Calligraphy is a centuries-old tradition of an artistic writing of different languages by using its alphabets in many different manners. Calligraphy is recognized by various scripts that have invented and gained popularity in that particular language. These calligraphic scripts can be seen in Holy Books and on historical buildings walls or carved on stones at architectural sites around the world. And for centuries people have preserved calligraphic traditions and passed them on to next generation making calligraphy styles a dominant feature throughout the globe.
New texts encouraged the creation and experimentations of using the popular script styles and thus professional engravers and calligraphers invented calligraphic art. They start using different colours to decorate their writing and enhance their skills in finding more ways to ornate this art.
It is the artist who chooses the design and execution of lettering with brush or pen and draws the letters in particular style called Khat or script. The aesthetic evolution of alphabets framed within the technical skills and material limitations of a person depending upon the style of writing the alphabets following a particular script results in an artistic and sensitive calligraphy.
Islamic calligraphy excelled due to the forms of Arabic letters, composed of dots, lines and curves. These attributes give the artist a freedom to create. The scripts are functional as well as artistic and graphic; therefore even those who do not understand the writing can enjoy the sight of it.
Calligraphy is associated with geometric Islamic art on the walls and ceilings of mosques as well as on the Holy Book pages. That’s why calligraphy for Muslims is a visible expression of the highest art of all, the art of the spiritual world.
Contemporary artists draw on the heritage of calligraphy to use calligraphic inscriptions or abstractions. Calligraphy continues to flourish in the forms of classical calligraphy and modern calligraphy. Modern calligraphy ranges from functional hand-lettered inscriptions and designs to fine-art pieces where the abstract expression of the handwritten mark may or may not compromise the legibility of the letters. Whereas in classical calligraphy a calligrapher writes characters that are disciplined yet fluid and spontaneous. And the history of calligraphy shows that beautiful and clear writings were always praised.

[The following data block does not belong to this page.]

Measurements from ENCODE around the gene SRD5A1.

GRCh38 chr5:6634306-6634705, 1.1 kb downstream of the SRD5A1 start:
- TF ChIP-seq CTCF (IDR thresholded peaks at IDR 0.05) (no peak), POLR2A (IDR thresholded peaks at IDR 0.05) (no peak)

Classic or modern every calligraphic script had strict rules and shapes. Quality writing had a rhythm and regularity to the letters, with a geometrical order of the lines on the page. Each character had, and often still has, a precise stroke order.
Irregularity in the characters’ size, style and colours adds meaning to the Greek translation of calligraphy - “beautiful writing”. With many of the themes and variations of today’s contemporary calligraphy the content may be partially illegible, but is more meaningful to a viewer having love and respect for the work on view.
During centuries-long heyday calligraphy became increasingly decorative and ornate. Images of flowers and plants, geometric and mathematical designs were inserted and interwoven with the words of the Holy words.
Various types of artistic symbols and tokens, natural things or man-made objects, are explicitly use in the calligraphic works. The arcs and loops, ovals and circles, vertical and horizontal lines are used as designs. The basic geometrical forms remain the same in all works of artists. They choose the most appropriate form they like to use in their calligraphic paintings.
Although different artists use different techniques and styles this art has a strong aesthetic appeal. The works appear in various shapes, highlighted by Islamic motifs in bright colours such as red, orange, green, blue, ochre, cloudy white –all festive colours that are eye catching with the glitter of silver and gold leaf that enrich the artworks resulting in an artistic tradition of extraordinary beauty.
In the modern world Khat-e-Kufi, Khat-e-Tuluth, Khat-e-Nastaliq, Khat-e-Naskh, Khat-e-Diwani, Khat-e-Diwani Jali, Khat-e-Riqa and Khat-e-Reham are used by the calligraphers. But Khat-e-Suls, Khat-e-Naskh and Khat-e-Nastaliq are more famous among calligraphers.
Some of the finest calligraphers of our country include Abdul Majid Parveen Raqam, Tajuddin Zarrin Raqam, Sayed Shah Ghulam Mahmood Qadri, Mustajib Raqam, Hanif Ramay, Shakir Ali, Sadequain, Aftab Ahmed, Aslam Kamal, Bashir Moojid, Shafique Farooqi, Guljee and others.
One has to try to discover the mysterious beauty and elegance of the different decorative designs, skilfully used in presenting various scripts around the world in different objects and instances.
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